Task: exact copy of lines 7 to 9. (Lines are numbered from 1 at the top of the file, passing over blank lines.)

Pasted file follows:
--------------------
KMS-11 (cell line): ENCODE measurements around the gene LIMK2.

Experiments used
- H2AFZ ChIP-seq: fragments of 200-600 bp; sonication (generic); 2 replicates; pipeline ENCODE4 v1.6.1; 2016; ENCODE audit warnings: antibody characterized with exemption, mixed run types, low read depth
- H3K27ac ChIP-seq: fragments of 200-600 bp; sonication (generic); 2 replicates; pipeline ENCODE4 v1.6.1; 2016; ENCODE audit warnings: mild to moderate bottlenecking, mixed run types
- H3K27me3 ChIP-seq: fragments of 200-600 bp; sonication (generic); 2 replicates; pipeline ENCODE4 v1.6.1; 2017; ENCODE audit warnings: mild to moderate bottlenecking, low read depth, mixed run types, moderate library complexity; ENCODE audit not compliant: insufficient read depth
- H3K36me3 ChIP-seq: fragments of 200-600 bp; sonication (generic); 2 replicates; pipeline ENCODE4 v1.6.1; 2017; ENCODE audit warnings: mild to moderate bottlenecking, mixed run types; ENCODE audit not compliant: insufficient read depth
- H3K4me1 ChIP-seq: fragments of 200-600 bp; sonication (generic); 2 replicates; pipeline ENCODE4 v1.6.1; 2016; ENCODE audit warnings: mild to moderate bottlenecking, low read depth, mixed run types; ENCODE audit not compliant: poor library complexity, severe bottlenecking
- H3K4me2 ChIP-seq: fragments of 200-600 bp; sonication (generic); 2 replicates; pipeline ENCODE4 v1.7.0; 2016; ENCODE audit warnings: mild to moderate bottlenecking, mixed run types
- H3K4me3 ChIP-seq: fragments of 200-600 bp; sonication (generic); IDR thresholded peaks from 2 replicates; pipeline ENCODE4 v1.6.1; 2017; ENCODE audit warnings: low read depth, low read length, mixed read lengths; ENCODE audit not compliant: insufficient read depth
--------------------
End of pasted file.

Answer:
- H3K4me1 ChIP-seq: fragments of 200-600 bp; sonication (generic); 2 replicates; pipeline ENCODE4 v1.6.1; 2016; ENCODE audit warnings: mild to moderate bottlenecking, low read depth, mixed run types; ENCODE audit not compliant: poor library complexity, severe bottlenecking
- H3K4me2 ChIP-seq: fragments of 200-600 bp; sonication (generic); 2 replicates; pipeline ENCODE4 v1.7.0; 2016; ENCODE audit warnings: mild to moderate bottlenecking, mixed run types
- H3K4me3 ChIP-seq: fragments of 200-600 bp; sonication (generic); IDR thresholded peaks from 2 replicates; pipeline ENCODE4 v1.6.1; 2017; ENCODE audit warnings: low read depth, low read length, mixed read lengths; ENCODE audit not compliant: insufficient read depth